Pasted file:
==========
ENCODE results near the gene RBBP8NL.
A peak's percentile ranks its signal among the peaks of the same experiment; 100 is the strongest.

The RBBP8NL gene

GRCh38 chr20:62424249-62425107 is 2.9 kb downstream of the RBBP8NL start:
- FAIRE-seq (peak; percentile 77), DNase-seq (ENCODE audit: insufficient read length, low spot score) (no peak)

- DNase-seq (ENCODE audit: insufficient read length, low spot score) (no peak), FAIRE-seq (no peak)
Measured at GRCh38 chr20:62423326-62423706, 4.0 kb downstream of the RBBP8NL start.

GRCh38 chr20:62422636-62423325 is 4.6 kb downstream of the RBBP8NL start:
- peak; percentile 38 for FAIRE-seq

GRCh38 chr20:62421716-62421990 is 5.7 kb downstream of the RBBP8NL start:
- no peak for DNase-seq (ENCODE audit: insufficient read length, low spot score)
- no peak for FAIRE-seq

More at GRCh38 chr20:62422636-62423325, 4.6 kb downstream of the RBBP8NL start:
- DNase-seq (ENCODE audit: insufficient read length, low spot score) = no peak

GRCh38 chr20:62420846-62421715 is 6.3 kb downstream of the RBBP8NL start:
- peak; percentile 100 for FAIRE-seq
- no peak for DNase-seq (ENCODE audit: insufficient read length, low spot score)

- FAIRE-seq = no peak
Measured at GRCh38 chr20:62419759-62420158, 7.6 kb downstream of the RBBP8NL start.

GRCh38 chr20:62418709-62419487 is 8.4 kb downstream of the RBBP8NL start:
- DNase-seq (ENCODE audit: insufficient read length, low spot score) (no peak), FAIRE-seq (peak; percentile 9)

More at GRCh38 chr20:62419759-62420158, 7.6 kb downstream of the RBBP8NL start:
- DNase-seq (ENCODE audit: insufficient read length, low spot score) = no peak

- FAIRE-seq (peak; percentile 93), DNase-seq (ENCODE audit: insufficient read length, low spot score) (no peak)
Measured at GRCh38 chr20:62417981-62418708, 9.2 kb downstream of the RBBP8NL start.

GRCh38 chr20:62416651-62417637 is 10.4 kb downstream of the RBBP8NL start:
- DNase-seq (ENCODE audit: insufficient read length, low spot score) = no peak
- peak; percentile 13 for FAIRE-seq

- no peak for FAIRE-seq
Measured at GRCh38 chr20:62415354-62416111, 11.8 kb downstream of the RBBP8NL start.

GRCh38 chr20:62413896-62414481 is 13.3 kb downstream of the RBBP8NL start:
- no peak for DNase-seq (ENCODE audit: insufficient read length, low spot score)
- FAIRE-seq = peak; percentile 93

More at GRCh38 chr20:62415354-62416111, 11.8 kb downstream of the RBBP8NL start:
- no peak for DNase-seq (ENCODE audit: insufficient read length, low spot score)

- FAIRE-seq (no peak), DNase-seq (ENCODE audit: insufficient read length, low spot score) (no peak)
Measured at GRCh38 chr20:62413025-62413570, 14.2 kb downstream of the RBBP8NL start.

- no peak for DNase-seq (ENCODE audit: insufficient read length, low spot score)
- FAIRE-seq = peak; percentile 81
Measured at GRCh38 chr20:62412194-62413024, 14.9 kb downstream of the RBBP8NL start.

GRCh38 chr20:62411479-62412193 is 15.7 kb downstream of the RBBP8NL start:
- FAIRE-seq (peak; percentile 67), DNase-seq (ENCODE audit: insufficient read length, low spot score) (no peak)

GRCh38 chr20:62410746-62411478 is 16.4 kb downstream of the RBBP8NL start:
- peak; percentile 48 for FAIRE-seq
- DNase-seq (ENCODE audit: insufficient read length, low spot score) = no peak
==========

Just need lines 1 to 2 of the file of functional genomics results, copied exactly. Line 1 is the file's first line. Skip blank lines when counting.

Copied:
ENCODE results near the gene RBBP8NL.
A peak's percentile ranks its signal among the peaks of the same experiment; 100 is the strongest.